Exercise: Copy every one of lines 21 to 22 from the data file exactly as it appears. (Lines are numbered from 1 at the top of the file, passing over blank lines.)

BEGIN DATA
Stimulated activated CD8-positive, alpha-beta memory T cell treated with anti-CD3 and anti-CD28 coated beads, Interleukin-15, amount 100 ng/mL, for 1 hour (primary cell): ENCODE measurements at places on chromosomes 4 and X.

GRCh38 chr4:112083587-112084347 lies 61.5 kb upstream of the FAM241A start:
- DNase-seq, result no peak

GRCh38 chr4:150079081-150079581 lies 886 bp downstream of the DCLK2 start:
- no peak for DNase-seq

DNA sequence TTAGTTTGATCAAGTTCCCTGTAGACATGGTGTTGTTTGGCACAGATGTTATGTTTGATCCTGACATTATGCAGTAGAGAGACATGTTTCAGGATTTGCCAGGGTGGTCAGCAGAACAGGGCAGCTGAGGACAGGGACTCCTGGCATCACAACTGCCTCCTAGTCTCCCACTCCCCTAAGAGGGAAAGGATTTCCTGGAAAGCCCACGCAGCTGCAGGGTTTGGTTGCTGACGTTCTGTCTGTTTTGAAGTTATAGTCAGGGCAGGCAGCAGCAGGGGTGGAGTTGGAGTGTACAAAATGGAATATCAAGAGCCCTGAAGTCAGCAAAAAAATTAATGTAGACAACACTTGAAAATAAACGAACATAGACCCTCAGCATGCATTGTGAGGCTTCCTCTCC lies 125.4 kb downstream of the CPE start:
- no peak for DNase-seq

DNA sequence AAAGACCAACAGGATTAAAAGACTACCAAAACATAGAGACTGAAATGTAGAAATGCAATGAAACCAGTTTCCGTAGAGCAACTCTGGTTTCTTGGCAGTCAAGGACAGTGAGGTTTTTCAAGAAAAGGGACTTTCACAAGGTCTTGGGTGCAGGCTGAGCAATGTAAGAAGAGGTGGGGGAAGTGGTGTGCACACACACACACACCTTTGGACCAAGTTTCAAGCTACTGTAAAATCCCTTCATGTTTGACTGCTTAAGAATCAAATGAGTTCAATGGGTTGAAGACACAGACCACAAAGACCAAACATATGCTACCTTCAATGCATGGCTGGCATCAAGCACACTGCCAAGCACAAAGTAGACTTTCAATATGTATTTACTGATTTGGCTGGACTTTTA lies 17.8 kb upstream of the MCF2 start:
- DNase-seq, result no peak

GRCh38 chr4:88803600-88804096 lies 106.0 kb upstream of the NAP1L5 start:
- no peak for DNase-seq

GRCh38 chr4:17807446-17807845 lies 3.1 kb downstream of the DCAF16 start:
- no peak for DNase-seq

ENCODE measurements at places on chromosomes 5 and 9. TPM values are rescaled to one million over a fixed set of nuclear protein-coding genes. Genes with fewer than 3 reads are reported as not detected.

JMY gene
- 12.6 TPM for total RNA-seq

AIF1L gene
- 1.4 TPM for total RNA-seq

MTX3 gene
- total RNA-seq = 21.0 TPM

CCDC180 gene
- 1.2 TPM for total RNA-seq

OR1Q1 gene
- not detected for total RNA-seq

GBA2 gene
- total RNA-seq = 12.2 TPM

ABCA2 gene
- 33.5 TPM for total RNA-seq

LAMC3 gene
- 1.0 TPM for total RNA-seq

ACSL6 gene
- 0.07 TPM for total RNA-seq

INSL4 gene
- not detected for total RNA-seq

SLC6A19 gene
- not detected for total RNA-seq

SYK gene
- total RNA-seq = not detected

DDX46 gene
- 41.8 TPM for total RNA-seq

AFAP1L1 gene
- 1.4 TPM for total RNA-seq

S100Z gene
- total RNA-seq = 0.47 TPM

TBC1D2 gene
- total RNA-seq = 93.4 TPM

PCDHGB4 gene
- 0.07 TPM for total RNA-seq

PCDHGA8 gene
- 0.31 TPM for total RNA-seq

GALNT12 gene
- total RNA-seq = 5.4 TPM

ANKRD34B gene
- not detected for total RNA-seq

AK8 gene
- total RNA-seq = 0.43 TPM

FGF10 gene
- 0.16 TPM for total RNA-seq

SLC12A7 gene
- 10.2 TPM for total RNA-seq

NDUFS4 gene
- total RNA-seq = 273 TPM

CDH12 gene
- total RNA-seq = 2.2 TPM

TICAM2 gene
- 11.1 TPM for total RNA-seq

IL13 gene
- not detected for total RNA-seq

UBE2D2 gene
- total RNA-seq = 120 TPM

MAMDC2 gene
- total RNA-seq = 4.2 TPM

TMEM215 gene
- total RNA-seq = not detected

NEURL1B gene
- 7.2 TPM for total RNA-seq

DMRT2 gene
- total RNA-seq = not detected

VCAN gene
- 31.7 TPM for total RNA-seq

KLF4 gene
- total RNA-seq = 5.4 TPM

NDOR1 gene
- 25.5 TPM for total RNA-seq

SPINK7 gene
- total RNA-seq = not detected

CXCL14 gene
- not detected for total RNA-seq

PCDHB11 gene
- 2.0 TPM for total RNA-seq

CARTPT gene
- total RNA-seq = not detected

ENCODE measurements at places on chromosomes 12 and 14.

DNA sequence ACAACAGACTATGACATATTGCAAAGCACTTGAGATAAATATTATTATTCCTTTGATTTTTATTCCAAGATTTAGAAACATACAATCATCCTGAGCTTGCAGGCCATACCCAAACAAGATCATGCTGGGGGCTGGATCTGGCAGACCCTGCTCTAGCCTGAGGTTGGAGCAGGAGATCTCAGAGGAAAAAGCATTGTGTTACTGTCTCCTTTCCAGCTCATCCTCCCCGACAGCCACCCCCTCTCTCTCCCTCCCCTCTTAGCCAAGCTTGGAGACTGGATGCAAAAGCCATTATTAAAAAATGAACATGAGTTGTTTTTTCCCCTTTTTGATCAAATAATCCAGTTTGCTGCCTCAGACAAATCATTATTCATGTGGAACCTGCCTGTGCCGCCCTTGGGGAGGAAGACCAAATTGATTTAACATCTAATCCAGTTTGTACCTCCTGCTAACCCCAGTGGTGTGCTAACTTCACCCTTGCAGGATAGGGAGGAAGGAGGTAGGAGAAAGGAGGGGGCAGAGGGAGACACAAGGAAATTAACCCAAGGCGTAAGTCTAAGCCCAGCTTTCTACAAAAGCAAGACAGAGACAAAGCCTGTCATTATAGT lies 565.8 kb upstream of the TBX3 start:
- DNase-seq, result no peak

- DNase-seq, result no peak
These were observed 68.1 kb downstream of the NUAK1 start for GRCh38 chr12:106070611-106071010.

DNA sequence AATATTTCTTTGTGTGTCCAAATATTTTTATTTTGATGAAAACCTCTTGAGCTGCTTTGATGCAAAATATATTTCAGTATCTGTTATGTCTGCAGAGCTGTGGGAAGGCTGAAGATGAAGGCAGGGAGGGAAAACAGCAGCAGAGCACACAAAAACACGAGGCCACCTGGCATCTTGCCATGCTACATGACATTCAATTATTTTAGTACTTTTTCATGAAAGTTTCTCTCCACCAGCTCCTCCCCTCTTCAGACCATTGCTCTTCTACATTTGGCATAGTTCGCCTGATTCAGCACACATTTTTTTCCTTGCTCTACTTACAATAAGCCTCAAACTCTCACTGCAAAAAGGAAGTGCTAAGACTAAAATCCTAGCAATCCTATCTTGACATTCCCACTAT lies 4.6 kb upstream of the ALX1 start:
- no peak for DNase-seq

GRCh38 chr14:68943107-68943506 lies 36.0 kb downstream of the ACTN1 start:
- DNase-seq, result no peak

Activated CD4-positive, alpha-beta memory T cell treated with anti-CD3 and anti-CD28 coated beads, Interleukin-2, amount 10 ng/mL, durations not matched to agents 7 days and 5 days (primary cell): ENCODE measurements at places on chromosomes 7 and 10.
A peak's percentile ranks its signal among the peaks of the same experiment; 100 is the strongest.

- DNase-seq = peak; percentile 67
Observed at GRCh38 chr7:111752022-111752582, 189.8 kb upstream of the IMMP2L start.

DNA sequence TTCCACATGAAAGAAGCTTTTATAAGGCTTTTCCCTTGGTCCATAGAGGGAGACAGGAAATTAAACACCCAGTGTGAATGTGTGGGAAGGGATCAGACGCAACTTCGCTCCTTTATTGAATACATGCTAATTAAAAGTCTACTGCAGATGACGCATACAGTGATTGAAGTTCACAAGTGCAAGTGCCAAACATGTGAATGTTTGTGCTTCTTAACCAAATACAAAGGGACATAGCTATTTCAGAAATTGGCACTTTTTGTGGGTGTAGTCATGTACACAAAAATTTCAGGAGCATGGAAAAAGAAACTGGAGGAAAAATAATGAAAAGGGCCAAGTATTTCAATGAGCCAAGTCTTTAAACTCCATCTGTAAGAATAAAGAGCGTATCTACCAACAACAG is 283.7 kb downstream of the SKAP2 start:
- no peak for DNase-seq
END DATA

CCDC180 gene
- 1.2 TPM for total RNA-seq